Once our freedoms have gone, they will not be voluntarily given back to us by those in charge. We have our own mind which can make up its own decision for our own selves. Do we really need governments to do this for us? We can exercise our own choice and if we make the wrong choice we have to accept the consequences. We must question everything, rather than accepting without question what is being told to us. I personally start on a position of cynicism which is a safety valve. For example, how do I know I am being told the truth? What is the motive of those telling me? It is human nature to work from a position of self-interest and that includes government, its agencies and certainly big business, like Big Pharma.

St George’s Day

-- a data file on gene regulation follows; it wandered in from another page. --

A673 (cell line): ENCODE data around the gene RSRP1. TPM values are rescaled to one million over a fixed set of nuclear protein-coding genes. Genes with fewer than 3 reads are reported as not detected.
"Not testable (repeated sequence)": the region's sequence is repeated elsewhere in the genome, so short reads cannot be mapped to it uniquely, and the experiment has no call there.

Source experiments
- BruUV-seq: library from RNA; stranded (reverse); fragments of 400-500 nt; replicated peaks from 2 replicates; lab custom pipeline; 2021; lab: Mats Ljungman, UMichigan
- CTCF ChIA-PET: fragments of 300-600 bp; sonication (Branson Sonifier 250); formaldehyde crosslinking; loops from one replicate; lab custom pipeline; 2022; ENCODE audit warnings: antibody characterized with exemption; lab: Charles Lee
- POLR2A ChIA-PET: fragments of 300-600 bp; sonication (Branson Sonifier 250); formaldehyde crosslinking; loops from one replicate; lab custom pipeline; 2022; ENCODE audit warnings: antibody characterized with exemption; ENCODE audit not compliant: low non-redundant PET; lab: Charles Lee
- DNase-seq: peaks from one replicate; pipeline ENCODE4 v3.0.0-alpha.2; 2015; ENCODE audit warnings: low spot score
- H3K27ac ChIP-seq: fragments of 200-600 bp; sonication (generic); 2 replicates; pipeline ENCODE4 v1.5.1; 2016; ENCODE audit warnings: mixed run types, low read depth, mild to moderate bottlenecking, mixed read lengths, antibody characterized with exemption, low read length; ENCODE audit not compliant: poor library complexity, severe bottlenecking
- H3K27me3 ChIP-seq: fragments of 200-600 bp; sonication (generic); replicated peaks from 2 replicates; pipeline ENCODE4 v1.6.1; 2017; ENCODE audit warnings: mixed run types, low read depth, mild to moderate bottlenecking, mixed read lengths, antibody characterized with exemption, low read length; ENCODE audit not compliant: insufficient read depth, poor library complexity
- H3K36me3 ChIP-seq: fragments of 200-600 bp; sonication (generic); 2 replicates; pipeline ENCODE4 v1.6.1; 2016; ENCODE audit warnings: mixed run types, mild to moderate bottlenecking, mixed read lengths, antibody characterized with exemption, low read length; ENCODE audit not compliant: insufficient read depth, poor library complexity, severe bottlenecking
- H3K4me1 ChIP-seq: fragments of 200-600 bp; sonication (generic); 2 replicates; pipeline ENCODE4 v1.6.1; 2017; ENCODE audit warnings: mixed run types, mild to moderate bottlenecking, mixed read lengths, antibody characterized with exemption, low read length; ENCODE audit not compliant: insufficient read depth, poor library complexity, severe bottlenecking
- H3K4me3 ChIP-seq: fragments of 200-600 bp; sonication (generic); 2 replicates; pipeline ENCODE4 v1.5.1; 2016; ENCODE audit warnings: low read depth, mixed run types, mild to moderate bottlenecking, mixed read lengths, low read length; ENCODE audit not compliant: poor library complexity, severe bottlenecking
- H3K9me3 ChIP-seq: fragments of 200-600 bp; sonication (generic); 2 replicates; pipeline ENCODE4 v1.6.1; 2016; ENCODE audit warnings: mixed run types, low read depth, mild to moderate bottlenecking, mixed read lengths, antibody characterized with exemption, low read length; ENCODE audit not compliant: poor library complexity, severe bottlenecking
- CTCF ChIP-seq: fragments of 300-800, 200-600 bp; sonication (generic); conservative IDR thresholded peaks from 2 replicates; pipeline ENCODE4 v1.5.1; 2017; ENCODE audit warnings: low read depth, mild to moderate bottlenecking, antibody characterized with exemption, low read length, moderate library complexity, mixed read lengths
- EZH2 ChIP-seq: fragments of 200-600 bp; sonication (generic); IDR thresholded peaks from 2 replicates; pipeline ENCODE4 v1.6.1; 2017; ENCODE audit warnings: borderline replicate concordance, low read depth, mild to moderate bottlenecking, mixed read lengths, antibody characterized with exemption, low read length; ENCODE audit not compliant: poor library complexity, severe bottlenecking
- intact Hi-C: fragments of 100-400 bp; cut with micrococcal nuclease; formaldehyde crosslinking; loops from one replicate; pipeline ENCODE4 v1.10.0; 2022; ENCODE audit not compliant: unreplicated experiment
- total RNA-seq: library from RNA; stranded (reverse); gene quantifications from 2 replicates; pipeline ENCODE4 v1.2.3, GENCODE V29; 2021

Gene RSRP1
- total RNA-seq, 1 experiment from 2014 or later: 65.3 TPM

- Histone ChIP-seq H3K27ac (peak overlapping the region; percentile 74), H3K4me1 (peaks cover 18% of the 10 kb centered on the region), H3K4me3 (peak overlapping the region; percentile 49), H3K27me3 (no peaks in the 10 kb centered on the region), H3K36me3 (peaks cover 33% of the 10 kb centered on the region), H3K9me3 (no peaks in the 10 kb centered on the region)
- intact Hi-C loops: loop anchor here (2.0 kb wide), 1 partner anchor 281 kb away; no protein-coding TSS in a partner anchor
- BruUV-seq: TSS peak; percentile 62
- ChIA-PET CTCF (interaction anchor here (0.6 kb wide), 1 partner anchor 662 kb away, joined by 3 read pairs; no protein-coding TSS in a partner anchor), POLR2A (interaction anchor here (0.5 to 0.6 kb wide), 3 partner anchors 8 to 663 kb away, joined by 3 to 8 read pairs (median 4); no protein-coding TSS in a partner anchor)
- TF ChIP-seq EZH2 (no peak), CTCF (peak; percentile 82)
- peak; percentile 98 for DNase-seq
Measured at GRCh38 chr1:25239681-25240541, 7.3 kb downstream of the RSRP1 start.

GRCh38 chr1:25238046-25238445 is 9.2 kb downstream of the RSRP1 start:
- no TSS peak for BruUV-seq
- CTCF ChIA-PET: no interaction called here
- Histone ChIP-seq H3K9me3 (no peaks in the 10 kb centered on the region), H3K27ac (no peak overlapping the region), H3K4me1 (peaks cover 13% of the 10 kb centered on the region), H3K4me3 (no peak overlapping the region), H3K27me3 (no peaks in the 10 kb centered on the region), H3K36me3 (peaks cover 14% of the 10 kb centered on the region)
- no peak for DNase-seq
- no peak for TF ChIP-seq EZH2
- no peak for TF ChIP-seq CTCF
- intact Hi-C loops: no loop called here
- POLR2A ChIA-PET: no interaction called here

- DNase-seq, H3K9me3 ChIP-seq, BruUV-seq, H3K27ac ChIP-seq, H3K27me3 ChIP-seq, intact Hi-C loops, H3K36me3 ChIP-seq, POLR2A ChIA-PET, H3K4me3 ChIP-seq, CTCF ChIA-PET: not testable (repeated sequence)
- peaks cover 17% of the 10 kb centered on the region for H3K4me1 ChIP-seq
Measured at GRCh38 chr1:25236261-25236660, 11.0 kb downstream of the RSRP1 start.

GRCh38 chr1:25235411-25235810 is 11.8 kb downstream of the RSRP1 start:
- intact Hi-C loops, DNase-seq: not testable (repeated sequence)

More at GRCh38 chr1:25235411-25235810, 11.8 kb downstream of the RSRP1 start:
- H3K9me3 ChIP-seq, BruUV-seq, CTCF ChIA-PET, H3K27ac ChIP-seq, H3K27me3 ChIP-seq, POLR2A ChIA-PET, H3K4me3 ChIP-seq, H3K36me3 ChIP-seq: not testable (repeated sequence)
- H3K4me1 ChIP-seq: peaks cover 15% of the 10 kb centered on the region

The 23rd of April is St George’s Day. It is important to remember the patron saint of England, St George and to observe St George’s Day and to wear the red cross against the white background, which is proudly carried on our Australian National Flag as well as the Tasmanian Flag. There are always the constant attacks on our national flag and the demand for a new one as there is for a republic.  Just recently of course we saw the sad passing of the Duke of Edinburgh, but it did show the out pouring of remorse world-wide over his death and the warmth that he was regarded  His virtues was one of sacrifice and of service, before self.  He had a vital career in the Royal Navy before he married Her Majesty, but he gave it all up for the Crown and for country.  Those attributes we must reclaim.  We live in a society which is now very much a “me “generation.